Gascar, Pierre (Pseudonym of Pierre Fournier)
Gascar, Pierre (Pseudonym of Pierre Fournier) 1916–
Gascar is a French novelist who began his writing career as a journalist. The influence of his experience as a German prisoner of war during the Second World War is felt throughout his work. Gascar's fictional world is one of cruelty and hostility, the tone of his work is pessimistic and despairing.
Chester W. Obuchowski
Inasmuch as war looms large in Les Bêtes and lies at the very center of Le Temps des morts Gascar impresses one as being of that class of writers, of which Ludwig Renn and Norman Mailer are prominent representatives, who achieve by far their highest literary flights under its crushing impact.
With Les Bêtes it is the world of Kafka born anew: strange, somber, mysterious, irrational, eternally menacing. The animals, swarming everywhere, quail helplessly before the onslaughts of their human tormentors, who, in their turn, fail not only to breach the curtain of incomprehension isolating the species but also that which segregates them from their fellow creatures. And in the three most powerful stories, those directly embraced within this study, a Kafkaesque dream-like haze envelops the impotent animals and anguished humans, overlying the world of reality and lending an air of timelessness to their tragic situation.
Not necessarily intended as such, "Les Chevaux," the book's opening selection, can readily be taken to be a strong indictment of war…. Throughout, war is ingeniously painted as epic chaos and a massacre des innocents. (pp. 327-28)
The grim face of war again terrorizes men and animals alike in "Les Bêtes," which gives its title to the volume. A masterly contrived piece, it would rate inclusion in any anthology of contemporary short stories…. In a world gone...
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Judith J. Radke
It is in the half-light of limbo that we see the forms of animals and men in Gascar's Les Bêtes…. The stories with a war or pre-war setting take place in semi-darkness, an absence of light…. The evening light in which animal forms proliferate and images of fear multiply is both that of a tormented world at war and that of the interior recesses of the minds of individual men.
When one is at that time of day which is "entre chien et loup," it is difficult to distinguish the man from the animal, the animal from the object. The title, "Entre chiens et loups," given to the longest story of this collection, is doubly ironic: it intimates that the conflict of man and dog described in the story is that of the dog with a more savage animal, a wolf, and it describes too that indistinct twilight in which the story is bathed, one in which it cannot be determined if the ambiguous shape seen in the distance is dog or wolf. One form appears to already be, or be about to become, another. The bench on which the butcher kills his animals resembles his victims with outspread legs; trees become "crucifiés" in the winter light…. (p. 85)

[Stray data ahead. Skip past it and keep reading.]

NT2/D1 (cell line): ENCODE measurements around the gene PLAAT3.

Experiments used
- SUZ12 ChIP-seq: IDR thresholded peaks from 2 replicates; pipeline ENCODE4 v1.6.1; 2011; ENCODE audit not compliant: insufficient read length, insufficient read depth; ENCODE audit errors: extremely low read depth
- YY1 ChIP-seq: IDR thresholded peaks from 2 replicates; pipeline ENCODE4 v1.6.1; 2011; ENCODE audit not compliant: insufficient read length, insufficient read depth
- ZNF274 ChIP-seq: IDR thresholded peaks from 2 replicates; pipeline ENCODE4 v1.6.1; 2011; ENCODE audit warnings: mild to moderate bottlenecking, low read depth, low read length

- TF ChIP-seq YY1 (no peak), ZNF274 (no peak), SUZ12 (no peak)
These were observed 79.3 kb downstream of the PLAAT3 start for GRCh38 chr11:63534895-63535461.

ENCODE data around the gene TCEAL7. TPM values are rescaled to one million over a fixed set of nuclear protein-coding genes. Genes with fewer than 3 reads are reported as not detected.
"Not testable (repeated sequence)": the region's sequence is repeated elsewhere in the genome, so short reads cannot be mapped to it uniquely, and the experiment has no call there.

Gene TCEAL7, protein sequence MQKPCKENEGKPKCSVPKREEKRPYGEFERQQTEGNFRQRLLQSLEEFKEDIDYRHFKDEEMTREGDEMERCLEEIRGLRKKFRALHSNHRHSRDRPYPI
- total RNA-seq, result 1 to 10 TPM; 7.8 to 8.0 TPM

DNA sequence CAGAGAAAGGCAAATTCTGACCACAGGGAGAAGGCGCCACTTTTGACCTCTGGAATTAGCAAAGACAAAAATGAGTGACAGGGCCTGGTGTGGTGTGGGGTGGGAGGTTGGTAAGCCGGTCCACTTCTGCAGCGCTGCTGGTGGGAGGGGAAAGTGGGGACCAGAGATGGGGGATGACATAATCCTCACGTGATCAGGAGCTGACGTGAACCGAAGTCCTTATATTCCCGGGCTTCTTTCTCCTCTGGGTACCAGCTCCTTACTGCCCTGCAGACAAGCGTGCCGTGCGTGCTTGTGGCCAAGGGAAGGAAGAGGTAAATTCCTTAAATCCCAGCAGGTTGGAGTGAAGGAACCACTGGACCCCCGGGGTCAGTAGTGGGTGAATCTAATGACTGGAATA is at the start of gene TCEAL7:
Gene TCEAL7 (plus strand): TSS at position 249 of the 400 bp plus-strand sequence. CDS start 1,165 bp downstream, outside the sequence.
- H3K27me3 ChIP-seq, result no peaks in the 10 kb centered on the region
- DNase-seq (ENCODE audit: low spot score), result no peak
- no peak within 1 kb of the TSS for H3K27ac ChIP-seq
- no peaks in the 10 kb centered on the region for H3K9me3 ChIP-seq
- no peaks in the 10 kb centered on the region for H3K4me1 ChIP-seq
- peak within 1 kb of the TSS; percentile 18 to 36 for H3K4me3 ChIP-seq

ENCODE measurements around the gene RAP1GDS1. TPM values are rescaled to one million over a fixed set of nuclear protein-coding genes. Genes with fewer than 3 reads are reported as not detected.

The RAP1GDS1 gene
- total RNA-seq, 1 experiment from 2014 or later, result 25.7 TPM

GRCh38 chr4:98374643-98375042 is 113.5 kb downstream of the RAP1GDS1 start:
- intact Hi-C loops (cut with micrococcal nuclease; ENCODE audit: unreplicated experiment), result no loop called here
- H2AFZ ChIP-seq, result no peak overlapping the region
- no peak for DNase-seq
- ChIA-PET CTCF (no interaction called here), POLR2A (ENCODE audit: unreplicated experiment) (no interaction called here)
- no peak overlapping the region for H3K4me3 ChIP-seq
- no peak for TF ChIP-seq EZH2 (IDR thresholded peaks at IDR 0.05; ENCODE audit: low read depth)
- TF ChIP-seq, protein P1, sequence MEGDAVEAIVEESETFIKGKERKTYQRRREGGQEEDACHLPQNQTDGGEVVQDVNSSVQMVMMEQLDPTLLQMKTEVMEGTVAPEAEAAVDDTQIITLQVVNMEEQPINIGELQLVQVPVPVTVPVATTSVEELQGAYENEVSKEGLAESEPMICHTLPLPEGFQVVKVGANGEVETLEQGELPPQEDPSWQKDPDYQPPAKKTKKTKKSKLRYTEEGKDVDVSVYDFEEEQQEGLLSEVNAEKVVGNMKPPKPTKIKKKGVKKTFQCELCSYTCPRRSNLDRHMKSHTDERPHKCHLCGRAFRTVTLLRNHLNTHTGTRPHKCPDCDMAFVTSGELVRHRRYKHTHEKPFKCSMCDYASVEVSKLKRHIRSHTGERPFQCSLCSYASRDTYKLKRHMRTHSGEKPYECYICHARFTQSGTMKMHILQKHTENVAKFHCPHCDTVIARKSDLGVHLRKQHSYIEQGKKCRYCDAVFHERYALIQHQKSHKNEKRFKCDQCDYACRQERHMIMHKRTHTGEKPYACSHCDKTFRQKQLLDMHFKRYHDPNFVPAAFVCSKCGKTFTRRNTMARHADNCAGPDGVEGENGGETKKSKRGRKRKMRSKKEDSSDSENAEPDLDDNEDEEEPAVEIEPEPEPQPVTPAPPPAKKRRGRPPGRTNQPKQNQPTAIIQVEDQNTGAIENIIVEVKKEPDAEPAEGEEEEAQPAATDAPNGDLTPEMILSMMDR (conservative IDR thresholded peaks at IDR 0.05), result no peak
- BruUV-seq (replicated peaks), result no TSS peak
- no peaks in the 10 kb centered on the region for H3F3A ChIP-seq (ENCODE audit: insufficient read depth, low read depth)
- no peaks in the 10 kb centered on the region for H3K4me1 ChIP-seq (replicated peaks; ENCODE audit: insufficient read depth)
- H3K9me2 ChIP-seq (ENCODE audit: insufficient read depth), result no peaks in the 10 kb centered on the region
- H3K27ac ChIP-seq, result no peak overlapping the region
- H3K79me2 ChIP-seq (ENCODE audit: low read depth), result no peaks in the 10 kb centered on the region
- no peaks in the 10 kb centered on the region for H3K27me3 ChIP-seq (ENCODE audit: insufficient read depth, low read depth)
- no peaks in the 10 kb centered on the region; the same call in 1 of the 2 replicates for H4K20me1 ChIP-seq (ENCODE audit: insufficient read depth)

There is not just a superficial resemblance of forms in the dimness nor does Gascar stress this similarity solely for the purposes of comparison, in a symbolic or metaphoric fashion. In this dream-like atmosphere one form becomes another; there is a constant metamorphosis. There is the...
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If Heraclitus had written fiction, it would have resembled the novels and stories of Pierre Gascar, where earth, air, fire, and water, and the vivid creation which they support are no less alive than man himself. Gascar's tales are like those enormous medieval tapestries, where princes and violets are set down with equal clarity, and the prince must share the stage with water, owl's ears, and the webbing of frog's feet…. [In] his stories simplest acts become ancient rites: he sees his own life blessed with the permanence of a myth.
In his collections of stories, Les bêtes, Les femmes, soleils, and his autobiographical writings, La graine and Le meilleur de la vie, good and evil have the taste of water and sun, guilt and hate have the sting of blood and salt. They cannot be separated, for more than an act of language keeps them together. The elements participate directly in the lives of his characters, fuse with their values and surround them with an ethical landscape of their own making. Transformed to a wasteland or a garden, nature mirrors their acts of hate or acts of love, just as an internal conflict, says Gascar, may be triggered or reinforced by a symbol. (pp. 104-05)
With symbols Gascar makes a new language. He never writes of ideas but fuses them with the material world where they were born…. Like Bergson, Gascar believes that when you try to describe your feelings, spreading out in...
(The entire section is 1308 words.)